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By Alison Donnellan 11 March 2022 3 min read

Dr Silvia Pfeiffer

If you’ve logged on to one of the six million medical consultations that have been delivered using the Coviu platform in the past five years, you’ll already be familiar with the work of CSIRO alumni Dr Silvia Pfeiffer.

Silvia is the CEO and Co-Founder of CSIRO spin-out and a successful ON alumni Coviu. Coviu’s mission is to be a catalyst for life-changing online care anywhere. The platform allows both patients and providers to discover the benefits of video consultations such as cost and time savings, reduced no-shows, improved patient satisfaction and greater flexibility.

With lockdowns and social distancing accelerating global adoption of telehealth, Coviu has seen accelerated growth. The company scaled from doing 400 consultations a day pre-COVID to 25,000 a day and grew the business to 42 staff. In 2020, Coviu ranked second on Deloitte’s list of fastest growing companies with 11,553 percent growth.

Silvia recently spoke to us about her time at CSIRO and how it led to her current role leading one of Australia’s leading telehealth providers. Silvia first joined CSIRO’s Data61 in 2012 as a software engineer before becoming a team lead. She proudly remembers implementing the technology that later morphed into Coviu.

“We worked with the Royal Far West School on a really impactful project called SWAY – Sounds Words Aboriginal Language and Yarning,” Silvia said.

“The project helped with oral language and literacy in rural and remote schools by including Aboriginal knowledge, culture and stories into education as well as speech therapy. That project helped many children who are probably by now all grown up. This software was used for several years and was the inspiration for Coviu."

“Working closely with clinicians, I found that existing consumer and corporate video calling software wasn’t meeting the needs of healthcare professionals. The software didn’t meet the strict security and privacy requirements, there was no way to integrate the many tools and functions used on a regular basis: collecting payments, making appointments, gathering patient consent, and more. We spent the next six years building a tool that met their needs."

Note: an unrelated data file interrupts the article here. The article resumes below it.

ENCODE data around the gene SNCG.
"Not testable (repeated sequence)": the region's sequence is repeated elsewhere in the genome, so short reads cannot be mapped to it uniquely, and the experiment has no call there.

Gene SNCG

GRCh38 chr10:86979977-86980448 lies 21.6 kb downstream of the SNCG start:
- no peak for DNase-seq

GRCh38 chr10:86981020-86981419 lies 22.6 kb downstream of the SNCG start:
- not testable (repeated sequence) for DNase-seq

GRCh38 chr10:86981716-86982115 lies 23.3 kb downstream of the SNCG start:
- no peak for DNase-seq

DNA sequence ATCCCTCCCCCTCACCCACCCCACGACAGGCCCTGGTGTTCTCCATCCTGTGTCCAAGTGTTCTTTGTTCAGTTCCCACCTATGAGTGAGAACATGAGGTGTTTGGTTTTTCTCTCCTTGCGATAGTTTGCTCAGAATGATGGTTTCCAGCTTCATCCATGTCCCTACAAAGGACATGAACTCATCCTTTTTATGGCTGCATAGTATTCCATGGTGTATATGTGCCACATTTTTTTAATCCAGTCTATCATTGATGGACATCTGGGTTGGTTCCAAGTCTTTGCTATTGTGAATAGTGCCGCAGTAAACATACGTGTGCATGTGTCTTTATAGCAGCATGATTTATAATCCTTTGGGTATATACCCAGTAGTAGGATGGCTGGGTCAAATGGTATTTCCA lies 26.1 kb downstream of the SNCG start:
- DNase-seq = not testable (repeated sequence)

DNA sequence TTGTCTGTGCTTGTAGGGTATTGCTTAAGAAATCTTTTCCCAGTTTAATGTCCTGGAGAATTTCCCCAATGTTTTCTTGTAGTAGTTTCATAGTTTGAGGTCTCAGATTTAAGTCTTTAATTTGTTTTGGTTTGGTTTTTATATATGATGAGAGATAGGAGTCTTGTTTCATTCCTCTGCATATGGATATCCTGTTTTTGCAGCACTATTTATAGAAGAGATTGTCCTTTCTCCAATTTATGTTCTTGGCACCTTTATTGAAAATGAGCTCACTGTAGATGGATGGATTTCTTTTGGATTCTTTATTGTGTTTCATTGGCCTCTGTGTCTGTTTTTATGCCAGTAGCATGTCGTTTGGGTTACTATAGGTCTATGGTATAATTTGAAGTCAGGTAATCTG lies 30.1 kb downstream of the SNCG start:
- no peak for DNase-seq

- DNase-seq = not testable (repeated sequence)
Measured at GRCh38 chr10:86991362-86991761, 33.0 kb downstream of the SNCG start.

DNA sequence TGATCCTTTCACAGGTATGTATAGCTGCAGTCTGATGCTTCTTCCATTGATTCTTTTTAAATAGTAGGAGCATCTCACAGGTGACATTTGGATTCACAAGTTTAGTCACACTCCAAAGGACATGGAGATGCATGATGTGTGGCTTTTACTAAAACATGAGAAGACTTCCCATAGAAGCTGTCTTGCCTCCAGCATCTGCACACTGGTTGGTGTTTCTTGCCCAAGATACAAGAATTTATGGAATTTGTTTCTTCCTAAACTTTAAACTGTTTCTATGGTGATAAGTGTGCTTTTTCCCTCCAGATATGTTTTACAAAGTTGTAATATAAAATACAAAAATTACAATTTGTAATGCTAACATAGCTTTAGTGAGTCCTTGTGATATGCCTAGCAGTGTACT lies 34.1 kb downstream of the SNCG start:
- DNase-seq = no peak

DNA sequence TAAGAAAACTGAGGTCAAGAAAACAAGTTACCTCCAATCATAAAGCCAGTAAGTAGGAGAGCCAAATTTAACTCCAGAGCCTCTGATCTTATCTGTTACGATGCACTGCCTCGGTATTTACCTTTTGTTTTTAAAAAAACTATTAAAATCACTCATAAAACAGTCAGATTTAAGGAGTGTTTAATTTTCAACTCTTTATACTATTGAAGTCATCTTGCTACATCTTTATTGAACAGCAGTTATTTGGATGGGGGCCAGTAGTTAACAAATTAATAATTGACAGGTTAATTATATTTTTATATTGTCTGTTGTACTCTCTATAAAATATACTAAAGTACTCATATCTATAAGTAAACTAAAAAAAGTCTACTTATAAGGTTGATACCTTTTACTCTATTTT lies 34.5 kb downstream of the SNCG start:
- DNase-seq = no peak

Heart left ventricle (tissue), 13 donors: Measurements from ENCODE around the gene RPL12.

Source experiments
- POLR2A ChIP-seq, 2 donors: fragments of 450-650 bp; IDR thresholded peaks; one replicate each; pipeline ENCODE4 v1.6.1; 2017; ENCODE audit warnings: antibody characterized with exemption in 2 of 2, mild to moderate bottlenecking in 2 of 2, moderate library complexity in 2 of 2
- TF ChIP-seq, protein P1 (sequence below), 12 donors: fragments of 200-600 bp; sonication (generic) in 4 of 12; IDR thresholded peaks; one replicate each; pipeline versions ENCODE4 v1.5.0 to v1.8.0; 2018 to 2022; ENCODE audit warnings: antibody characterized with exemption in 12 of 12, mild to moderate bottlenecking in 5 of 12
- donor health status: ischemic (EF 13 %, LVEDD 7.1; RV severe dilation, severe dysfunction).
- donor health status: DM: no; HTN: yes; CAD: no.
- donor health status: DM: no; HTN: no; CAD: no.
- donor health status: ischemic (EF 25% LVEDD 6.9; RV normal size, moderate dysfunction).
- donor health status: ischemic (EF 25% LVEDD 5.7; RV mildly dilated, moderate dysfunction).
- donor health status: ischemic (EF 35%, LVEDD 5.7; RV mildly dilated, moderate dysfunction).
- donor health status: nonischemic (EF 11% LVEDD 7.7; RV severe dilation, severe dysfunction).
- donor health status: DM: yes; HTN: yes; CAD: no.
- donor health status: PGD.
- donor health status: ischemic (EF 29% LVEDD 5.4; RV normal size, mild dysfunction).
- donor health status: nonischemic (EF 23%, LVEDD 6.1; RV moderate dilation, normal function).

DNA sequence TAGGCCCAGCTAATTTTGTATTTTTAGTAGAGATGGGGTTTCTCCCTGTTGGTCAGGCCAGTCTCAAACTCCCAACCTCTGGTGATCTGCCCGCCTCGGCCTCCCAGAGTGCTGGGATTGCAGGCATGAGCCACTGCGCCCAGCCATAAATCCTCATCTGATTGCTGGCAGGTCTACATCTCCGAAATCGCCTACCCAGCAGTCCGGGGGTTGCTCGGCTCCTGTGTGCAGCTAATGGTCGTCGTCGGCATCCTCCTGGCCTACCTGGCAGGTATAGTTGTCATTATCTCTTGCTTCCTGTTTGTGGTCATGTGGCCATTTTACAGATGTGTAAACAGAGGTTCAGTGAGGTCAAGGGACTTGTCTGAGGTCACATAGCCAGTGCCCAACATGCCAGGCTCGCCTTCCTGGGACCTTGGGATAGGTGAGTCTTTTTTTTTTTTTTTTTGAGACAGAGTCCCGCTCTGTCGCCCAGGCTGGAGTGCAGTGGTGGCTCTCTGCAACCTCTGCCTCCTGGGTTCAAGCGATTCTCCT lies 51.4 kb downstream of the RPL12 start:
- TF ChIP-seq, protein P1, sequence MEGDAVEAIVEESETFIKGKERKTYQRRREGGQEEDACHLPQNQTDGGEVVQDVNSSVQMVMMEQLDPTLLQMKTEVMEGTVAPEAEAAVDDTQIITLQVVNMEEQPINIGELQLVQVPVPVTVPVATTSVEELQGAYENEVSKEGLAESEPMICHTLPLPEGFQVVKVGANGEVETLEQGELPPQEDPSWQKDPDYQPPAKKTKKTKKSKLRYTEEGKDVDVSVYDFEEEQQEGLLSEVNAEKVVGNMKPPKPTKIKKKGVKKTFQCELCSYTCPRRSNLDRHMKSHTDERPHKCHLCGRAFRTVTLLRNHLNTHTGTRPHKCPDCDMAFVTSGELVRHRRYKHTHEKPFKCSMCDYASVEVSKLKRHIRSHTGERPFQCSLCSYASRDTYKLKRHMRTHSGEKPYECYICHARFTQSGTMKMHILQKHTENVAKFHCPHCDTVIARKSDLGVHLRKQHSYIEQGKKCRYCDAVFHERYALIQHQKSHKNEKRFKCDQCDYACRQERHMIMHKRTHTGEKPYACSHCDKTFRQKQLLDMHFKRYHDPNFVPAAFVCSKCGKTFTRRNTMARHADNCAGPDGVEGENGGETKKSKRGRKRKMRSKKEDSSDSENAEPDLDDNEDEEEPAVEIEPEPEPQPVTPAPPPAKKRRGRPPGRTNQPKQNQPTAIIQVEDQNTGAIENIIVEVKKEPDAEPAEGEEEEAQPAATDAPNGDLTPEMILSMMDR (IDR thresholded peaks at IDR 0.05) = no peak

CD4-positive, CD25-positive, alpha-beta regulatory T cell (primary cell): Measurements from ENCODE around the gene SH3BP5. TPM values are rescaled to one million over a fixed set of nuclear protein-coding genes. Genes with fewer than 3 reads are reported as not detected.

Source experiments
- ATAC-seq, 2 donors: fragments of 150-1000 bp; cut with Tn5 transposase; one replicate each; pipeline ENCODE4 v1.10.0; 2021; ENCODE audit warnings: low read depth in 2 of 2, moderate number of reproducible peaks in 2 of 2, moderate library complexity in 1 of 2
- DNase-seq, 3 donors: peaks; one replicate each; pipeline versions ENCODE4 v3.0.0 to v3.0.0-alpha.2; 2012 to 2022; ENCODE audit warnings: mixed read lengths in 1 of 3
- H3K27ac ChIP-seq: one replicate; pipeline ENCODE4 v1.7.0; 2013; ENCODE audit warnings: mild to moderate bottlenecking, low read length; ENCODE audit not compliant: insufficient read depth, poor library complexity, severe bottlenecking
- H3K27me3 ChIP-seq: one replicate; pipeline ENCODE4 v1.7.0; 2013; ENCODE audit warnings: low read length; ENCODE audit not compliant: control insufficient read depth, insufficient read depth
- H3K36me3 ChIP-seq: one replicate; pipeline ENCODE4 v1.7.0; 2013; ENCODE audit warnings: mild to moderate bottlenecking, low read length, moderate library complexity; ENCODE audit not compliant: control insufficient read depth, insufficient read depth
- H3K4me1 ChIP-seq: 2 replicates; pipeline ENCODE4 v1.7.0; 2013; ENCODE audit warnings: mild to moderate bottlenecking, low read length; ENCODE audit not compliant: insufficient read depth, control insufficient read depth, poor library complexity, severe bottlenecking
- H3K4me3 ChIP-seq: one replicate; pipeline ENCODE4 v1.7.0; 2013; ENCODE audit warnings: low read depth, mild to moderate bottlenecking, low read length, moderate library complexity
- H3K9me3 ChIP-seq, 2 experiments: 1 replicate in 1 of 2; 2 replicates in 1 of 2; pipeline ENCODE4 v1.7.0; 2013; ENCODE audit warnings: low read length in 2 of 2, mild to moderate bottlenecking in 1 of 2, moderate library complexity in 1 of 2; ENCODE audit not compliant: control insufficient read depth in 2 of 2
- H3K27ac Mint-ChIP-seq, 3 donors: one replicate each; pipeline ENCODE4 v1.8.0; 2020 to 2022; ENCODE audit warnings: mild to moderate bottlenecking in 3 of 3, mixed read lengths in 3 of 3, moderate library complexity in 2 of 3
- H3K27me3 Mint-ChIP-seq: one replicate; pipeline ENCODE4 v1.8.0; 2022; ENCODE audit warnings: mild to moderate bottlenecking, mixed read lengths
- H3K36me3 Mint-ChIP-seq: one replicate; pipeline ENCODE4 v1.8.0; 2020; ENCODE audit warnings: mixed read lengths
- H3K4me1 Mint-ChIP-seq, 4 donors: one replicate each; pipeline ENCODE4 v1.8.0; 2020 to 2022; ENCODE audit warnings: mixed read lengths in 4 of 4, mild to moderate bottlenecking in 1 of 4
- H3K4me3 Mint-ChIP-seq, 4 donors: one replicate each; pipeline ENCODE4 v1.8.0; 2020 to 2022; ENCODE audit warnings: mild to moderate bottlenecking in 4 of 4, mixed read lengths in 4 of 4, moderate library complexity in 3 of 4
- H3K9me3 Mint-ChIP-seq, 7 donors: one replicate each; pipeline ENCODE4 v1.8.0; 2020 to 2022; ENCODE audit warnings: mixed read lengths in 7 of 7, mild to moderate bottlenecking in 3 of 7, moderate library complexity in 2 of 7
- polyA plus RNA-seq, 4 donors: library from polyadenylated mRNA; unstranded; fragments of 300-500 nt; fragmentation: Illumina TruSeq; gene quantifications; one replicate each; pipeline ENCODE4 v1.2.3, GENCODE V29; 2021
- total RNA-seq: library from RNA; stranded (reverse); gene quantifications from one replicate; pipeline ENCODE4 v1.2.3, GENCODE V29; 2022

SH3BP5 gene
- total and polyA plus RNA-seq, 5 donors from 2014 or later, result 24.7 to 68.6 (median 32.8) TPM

“The research work undertaken at CSIRO included the ideas and knowledge of many amazing people. I attended ON Accelerate and thought it was an excellent avenue to help commercialise research projects,” Silvia said.

A spinout of CSIRO's Data61, Coviu is a cloud-based video consultation platform capable of image analysis to identify cancers, calculating the range of motion of limbs, and can even work with patient booking and payment systems.

The team was also supported through the Innovation Acceleration Fund to develop the commercialisation pathway, and secured investment from Main Sequence. In May 2018, the company was spun out of CSIRO and started operating independently.

“Coviu is a product-led business continuously innovating. We have a Marketplace through which we enable other companies and research institutes to publish their digital clinical tools that might help a clinician deliver better healthcare online.”

Silvia and Coviu continue to have shared research projects with CSIRO and are currently involved the image analysis group in Data61.

“One of our goals at Coviu is to help with commercialisation of research outcomes and this is part of my way of making that happen.”

For someone who says she felt she wasn’t ready to run a business independently when Coviu first spun out, Silvia is certainly making a significant impact to the way people access quality healthcare.

Silvia offers five tips for anyone thinking of making the move from researcher to CEO:

  1. Have a great story to tell - it will attract staff, investors, customers.
  2. Understand that the business model is everything - your technology is only as valuable as a customer is willing to pay.
  3. If you just want to do technology and innovation, make sure to find a great founding partner with business acumen.
  4. You will need 10 times the money that you think you’ll need - find a good, supportive investor.
  5. Make sure IP ownership is clean - you don’t want to have to get licenses from all your project partners.

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